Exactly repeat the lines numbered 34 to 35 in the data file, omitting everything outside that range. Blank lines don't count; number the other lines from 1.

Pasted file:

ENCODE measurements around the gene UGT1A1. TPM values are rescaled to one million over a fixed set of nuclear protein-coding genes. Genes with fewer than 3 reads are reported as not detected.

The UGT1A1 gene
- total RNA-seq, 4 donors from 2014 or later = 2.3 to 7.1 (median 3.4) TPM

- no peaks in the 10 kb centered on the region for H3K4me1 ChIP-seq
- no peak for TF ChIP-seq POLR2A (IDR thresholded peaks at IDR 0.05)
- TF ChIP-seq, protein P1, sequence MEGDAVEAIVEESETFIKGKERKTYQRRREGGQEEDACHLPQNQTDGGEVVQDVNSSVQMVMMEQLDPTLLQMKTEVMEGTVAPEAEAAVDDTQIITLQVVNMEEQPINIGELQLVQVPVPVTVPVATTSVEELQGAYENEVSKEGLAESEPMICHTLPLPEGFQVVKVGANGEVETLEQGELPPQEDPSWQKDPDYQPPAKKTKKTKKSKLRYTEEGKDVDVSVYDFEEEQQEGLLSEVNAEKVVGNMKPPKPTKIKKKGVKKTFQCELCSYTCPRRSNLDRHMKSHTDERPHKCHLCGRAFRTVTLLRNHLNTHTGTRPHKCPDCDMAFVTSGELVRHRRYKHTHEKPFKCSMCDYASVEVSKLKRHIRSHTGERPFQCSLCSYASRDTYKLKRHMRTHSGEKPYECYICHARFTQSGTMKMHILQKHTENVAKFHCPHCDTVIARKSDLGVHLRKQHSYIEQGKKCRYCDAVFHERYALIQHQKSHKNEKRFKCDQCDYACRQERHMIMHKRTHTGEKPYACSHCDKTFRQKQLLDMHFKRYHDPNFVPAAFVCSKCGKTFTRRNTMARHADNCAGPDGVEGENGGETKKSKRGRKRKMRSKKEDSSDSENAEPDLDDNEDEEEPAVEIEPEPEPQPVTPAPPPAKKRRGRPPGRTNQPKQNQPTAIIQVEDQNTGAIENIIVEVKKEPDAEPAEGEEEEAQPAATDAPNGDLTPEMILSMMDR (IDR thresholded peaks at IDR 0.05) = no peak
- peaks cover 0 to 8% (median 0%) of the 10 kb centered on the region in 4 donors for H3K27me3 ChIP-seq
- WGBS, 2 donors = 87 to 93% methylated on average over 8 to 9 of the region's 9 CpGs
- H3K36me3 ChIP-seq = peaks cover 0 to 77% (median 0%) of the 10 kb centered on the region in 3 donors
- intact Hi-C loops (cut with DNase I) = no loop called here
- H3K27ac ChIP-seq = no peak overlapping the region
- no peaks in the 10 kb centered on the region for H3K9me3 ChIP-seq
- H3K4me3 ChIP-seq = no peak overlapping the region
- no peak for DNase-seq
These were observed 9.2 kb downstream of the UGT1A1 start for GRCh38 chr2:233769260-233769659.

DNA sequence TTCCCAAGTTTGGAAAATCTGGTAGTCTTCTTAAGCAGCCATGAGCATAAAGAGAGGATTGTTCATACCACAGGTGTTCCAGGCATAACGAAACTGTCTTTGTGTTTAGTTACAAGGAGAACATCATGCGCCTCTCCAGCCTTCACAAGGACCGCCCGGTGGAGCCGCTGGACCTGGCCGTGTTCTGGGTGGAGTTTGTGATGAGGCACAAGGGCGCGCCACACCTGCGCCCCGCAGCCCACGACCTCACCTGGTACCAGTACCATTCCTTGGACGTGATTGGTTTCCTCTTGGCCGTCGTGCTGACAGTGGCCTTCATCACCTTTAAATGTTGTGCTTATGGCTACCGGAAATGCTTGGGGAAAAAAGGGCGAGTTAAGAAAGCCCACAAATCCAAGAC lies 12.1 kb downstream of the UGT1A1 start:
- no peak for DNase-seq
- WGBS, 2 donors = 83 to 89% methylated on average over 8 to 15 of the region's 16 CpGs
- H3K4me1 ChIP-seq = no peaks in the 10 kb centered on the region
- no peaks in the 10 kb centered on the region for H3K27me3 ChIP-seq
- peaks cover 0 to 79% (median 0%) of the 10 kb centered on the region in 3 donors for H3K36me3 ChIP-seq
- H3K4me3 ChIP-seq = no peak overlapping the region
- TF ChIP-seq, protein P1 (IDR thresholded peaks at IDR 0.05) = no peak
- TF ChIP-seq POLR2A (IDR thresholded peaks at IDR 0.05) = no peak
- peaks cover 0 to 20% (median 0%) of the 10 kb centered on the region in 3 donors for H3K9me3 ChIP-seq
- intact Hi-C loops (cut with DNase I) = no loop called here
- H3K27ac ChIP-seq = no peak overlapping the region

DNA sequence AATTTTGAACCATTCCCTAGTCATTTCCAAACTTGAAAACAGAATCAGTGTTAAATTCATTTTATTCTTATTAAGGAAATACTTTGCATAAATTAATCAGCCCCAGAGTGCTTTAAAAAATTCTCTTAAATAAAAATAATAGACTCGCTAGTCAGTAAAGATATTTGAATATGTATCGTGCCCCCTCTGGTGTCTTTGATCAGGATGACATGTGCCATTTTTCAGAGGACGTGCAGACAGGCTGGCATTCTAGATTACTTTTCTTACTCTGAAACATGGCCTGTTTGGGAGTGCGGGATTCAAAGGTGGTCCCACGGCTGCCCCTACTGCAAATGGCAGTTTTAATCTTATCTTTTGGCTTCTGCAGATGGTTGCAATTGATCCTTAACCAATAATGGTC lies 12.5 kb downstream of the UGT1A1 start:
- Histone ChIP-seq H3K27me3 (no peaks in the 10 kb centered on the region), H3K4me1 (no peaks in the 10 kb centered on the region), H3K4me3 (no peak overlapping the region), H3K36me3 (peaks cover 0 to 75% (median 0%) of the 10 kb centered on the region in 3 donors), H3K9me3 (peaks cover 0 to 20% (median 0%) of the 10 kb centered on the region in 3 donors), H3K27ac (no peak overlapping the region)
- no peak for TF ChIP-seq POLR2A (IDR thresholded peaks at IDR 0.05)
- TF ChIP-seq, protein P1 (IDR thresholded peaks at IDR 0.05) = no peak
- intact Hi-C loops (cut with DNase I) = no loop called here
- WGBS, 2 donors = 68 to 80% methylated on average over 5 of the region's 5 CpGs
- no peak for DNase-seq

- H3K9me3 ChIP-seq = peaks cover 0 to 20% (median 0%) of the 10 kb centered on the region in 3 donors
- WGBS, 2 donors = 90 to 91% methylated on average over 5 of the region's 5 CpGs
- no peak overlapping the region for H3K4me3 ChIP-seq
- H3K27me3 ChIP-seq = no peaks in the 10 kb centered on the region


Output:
- no peak for DNase-seq

- H3K9me3 ChIP-seq = peaks cover 0 to 20% (median 0%) of the 10 kb centered on the region in 3 donors